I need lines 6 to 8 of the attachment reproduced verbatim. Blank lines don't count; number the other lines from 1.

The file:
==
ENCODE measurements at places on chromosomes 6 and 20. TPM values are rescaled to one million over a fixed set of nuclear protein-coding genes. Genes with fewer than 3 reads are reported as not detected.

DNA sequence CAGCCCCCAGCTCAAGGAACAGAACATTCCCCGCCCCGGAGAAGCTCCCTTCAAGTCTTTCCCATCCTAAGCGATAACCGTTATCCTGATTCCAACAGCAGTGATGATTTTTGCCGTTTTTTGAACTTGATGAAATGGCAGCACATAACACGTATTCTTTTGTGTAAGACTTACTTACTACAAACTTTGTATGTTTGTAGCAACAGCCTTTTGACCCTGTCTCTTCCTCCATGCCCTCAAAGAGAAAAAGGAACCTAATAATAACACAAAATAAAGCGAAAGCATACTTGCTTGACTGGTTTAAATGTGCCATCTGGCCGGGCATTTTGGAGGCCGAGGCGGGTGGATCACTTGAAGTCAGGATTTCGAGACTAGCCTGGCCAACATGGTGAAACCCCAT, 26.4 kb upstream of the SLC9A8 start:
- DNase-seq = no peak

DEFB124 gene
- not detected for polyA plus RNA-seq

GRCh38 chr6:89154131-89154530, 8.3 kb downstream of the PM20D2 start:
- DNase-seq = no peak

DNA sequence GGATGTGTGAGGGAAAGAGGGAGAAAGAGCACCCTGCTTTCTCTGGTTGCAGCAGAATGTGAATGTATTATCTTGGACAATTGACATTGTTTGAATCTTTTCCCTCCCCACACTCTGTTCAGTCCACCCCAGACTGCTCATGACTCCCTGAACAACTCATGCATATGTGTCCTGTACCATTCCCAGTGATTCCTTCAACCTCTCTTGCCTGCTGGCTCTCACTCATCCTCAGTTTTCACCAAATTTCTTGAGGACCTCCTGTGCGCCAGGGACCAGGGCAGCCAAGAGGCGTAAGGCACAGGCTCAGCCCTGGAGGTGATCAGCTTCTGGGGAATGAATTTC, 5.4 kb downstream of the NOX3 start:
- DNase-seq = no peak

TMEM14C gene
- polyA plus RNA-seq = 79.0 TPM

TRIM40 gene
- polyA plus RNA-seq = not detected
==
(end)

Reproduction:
GRCh38 chr6:89154131-89154530, 8.3 kb downstream of the PM20D2 start:
- DNase-seq = no peak

DNA sequence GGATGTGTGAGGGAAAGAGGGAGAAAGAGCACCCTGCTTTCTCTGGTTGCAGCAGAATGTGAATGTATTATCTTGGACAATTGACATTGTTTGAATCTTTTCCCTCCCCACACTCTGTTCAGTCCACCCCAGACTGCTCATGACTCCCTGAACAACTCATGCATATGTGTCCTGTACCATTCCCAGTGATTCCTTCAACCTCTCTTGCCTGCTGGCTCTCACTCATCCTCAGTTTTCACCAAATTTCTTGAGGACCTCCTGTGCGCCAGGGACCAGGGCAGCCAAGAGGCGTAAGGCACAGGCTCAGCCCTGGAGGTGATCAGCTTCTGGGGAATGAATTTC, 5.4 kb downstream of the NOX3 start: